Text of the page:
Houdini Dynamics and Effects
Fluid Primitives: Particles Driven from Primitive Point with FlipFluid Solver

This document demonstrates a workflow that uses the position of points in geometry primitives as source and destination parameters for a flip fluid particle simulation (Figure 01: Click caption).

To summarize: two seperate primitives are dropped to scene. From these primitives, points are isolated, called, and forced from primitive A to the point position's of primitive B. This is done using an attractor SOP.

From this source and target simulation bgeo files are baked. These bgeos are then used as source reference in a flip fluid solver. This simple method creates from the point translation animation a fluid substance simulation.

The result provides fluid simulation of primitive A morphing to the position and volume of primitive B.

Figure 01: Fluid Primitive Simulation

An important step after converting the primitive objects into points (via pointsfromvolume node) is to ensure that the primitives have an equal amount of points.

To do this a random node can be used on either primitive to scatter additional points throughout the volume. If primitive A has more points, add points in the amount of the additional amount in A to primitive B with random/scattered placement.

ie: newBpoints = ( Apoints - Bpoints ) + Bpoints

With an equal amount of points in each primitive, a sort node can be used to number (assign name to points) incrementally from an axis. If both primitive point volumes are sorted by the same axis, both clusters should have the point named 1 in the same corner, and the final point (which names should be equal, as names are increments and point increments should be equal because both clusters have equal number of points) in the opposite corner. Figure 02: Font Primitives Geometry ( Source and Target )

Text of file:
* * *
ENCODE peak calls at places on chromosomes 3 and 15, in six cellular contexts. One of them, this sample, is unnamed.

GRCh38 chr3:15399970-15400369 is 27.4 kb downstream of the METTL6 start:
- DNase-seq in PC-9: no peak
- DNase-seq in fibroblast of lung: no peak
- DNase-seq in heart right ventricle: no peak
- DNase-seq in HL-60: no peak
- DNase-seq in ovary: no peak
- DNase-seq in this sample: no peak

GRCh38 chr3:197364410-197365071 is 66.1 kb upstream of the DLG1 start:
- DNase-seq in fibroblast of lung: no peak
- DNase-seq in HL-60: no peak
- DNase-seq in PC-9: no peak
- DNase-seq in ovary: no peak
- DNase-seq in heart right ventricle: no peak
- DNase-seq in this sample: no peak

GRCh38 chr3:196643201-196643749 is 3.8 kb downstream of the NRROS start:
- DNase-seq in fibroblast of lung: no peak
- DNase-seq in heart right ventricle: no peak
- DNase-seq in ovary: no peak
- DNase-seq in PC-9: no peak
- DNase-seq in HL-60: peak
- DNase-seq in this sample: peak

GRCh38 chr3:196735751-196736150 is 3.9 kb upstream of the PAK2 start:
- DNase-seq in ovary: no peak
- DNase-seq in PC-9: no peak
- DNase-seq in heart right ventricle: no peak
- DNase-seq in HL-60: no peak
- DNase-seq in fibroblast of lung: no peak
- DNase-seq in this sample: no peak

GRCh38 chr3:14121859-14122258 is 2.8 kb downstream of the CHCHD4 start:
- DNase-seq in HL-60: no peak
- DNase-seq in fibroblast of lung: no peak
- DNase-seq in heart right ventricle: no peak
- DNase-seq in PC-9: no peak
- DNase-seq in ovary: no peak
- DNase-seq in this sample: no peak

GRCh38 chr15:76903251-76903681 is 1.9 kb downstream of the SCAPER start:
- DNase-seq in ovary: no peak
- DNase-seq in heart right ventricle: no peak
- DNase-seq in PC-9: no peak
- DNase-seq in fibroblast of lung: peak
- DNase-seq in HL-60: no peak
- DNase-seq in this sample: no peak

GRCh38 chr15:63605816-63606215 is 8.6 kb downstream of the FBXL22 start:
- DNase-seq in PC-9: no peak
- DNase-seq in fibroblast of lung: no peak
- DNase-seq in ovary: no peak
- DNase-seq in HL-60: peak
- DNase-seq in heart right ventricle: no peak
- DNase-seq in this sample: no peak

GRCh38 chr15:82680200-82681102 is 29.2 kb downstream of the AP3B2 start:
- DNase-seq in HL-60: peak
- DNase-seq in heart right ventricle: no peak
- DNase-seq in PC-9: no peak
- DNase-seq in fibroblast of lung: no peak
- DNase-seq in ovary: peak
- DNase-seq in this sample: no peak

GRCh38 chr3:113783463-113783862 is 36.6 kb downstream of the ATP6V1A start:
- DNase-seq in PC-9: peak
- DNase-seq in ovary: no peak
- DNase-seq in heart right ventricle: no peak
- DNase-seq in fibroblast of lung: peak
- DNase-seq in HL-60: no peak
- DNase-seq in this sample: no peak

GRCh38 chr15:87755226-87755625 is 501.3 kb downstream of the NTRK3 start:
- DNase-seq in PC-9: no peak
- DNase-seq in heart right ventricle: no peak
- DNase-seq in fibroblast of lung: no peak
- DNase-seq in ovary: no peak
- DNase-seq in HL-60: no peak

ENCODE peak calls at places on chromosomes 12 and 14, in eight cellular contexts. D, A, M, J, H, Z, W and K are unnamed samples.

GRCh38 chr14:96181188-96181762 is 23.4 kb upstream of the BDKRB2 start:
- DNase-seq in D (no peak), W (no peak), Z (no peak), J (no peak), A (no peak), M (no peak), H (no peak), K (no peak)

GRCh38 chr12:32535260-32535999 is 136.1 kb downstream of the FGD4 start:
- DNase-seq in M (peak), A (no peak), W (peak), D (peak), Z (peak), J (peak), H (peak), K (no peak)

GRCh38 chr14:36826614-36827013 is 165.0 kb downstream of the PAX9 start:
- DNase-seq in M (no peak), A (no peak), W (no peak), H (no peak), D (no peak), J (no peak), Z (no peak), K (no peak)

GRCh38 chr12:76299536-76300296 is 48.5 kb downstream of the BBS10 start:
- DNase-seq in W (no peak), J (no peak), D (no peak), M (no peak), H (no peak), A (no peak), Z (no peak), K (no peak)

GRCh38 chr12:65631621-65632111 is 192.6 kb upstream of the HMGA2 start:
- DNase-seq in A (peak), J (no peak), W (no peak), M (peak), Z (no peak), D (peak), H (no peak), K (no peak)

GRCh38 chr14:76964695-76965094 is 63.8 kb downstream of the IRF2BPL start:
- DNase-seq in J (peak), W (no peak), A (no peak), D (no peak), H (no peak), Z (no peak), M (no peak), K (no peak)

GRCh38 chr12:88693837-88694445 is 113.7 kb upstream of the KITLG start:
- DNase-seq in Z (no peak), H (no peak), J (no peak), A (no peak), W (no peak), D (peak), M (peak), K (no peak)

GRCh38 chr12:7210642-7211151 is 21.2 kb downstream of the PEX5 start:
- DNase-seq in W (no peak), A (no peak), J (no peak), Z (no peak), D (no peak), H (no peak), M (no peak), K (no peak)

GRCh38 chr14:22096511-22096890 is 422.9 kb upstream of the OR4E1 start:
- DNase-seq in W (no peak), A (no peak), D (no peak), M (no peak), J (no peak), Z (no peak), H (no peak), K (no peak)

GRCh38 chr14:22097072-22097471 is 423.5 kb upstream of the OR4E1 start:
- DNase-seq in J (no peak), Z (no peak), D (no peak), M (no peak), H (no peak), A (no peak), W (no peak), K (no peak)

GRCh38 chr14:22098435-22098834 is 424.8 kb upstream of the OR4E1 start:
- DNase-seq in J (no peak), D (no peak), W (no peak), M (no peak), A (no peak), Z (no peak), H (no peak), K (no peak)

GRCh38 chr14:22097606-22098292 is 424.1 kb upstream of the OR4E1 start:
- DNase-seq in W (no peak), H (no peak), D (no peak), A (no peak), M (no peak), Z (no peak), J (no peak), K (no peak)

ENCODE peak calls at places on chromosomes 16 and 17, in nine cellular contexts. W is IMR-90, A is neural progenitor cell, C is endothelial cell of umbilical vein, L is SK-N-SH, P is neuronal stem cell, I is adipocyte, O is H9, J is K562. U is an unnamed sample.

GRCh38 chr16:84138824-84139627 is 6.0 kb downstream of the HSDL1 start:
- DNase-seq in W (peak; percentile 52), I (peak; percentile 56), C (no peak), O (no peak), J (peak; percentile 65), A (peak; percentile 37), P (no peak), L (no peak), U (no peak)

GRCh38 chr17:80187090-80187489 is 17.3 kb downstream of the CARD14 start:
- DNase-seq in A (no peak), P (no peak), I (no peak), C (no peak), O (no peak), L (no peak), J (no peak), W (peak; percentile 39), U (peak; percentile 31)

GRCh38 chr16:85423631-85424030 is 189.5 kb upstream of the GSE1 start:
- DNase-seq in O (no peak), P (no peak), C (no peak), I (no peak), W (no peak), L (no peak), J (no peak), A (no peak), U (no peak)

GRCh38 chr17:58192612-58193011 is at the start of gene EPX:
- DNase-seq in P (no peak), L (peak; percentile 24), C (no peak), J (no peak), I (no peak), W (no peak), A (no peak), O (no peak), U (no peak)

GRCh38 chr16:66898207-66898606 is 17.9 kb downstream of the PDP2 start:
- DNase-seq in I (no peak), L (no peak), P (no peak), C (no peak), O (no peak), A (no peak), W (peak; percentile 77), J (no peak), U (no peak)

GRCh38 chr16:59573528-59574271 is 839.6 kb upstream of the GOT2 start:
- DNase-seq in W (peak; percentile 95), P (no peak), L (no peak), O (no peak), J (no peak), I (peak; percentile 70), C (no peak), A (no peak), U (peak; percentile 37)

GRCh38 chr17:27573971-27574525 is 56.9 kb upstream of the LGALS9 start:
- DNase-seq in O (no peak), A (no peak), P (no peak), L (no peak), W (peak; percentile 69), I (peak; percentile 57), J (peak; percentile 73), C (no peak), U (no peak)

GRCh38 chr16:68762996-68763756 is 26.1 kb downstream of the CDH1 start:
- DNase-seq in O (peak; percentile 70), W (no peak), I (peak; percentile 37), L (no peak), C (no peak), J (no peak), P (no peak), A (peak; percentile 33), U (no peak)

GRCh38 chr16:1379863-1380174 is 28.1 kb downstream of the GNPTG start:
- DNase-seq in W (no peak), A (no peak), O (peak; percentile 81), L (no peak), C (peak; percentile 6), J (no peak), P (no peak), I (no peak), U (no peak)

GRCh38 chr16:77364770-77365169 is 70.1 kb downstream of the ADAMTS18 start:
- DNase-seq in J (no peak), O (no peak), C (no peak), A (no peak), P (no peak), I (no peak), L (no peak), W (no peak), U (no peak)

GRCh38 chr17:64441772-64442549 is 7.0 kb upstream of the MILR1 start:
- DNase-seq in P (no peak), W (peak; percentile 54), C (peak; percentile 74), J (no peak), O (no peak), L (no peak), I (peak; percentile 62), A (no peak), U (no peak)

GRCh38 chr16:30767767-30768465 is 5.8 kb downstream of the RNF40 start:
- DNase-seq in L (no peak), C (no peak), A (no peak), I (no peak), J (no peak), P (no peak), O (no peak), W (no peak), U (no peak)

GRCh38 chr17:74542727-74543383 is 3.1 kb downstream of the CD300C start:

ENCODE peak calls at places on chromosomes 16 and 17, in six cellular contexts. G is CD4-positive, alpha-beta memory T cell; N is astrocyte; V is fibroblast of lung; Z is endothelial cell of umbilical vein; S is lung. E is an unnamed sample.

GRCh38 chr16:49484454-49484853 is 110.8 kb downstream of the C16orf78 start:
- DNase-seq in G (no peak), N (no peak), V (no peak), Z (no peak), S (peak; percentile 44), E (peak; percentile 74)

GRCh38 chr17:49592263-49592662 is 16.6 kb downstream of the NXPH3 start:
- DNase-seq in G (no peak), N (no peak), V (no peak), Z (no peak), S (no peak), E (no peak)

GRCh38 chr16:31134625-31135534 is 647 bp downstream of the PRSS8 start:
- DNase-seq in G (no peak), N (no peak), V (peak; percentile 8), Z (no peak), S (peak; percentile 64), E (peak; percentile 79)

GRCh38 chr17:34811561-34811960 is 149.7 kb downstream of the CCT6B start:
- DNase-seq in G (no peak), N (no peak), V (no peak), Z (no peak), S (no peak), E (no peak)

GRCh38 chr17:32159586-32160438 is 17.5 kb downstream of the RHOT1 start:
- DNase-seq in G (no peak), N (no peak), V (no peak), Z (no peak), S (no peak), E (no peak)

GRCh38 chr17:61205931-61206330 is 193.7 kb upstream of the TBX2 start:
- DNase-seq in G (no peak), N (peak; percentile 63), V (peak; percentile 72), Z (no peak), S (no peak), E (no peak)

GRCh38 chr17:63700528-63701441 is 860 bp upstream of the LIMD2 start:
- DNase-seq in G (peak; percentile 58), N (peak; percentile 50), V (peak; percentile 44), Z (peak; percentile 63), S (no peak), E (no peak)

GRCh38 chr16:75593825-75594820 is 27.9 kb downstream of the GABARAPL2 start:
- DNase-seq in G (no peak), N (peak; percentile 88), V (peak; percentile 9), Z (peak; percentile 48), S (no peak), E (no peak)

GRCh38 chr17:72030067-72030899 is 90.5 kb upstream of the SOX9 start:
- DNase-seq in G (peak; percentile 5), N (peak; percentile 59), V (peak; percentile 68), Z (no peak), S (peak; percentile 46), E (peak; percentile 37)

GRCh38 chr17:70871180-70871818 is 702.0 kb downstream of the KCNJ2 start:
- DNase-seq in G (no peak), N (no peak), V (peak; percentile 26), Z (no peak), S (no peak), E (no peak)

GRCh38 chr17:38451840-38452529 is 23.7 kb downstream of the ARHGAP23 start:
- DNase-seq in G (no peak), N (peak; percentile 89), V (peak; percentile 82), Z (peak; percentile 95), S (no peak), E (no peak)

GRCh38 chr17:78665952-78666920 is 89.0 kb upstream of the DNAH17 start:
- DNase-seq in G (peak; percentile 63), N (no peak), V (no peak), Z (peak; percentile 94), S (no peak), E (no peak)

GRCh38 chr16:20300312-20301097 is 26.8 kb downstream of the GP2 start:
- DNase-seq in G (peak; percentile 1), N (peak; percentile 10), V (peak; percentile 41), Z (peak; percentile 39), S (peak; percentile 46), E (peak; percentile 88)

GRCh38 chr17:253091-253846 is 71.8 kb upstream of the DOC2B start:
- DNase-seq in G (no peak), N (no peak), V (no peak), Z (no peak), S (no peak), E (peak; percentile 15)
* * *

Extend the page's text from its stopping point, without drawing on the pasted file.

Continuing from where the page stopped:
With the points for each primitive equal and sorted, a popnetwork can be dropped to continue the workflow. The popnetwork used will create a proxy simulation.

Point volume (the primitive A) is imported to the popnetwork. From here simply have birth of particles, and have one particle emit from each point. An attractor SOP is the force that drives the particles. This node simply requires the primitive B point volume as the SOP to attract to. Declare one point per particle.

This will result in the creation of a particle per point in primitive A (and at the same location), and the particle will translate down to the position of it's partner point in primitive B. Figure 03: Points from Primitive Viewport Image

If sorted properly, for example, point 1 in primitive A is located in the upper left of that primitive. A particle will be born from that spot and float over to the upper left corner of primitive B.

This results mimicks a rough draft of a fluid sim.

The Flip Fluid Solver is located in the Particle Fluids tab shelf button. This Houdini tool will take the popnetwork and create a simulation from it. The result is a dopnetwork and fluid sim node both dropped to the nodeview window. Figure 04: The autoDopNetwork Particle Simulation

The dopnet contains the parameters of the particles, within force, birth, and death parameters can all be adjusted.

The second node that was dropped is the actual fluid sim desired for render. It contains the surfacing and volume properties of the fluid solver. This network imports the dopnet and behaves accordingly (Figure 05).

Note:
In the sequence there is excess particles that pass primitive B to collide with a ground plane. Since this write-up explores only primitive point to point simulation it was exluded.

However briefly: a random group of particles from the simulation can be copied from the dopnet and simmed in a new popnet using gravity as force. From there the process of referencing for a flip fluid is done again. Figure 05: The FlipFluid Solver's Fluid Sim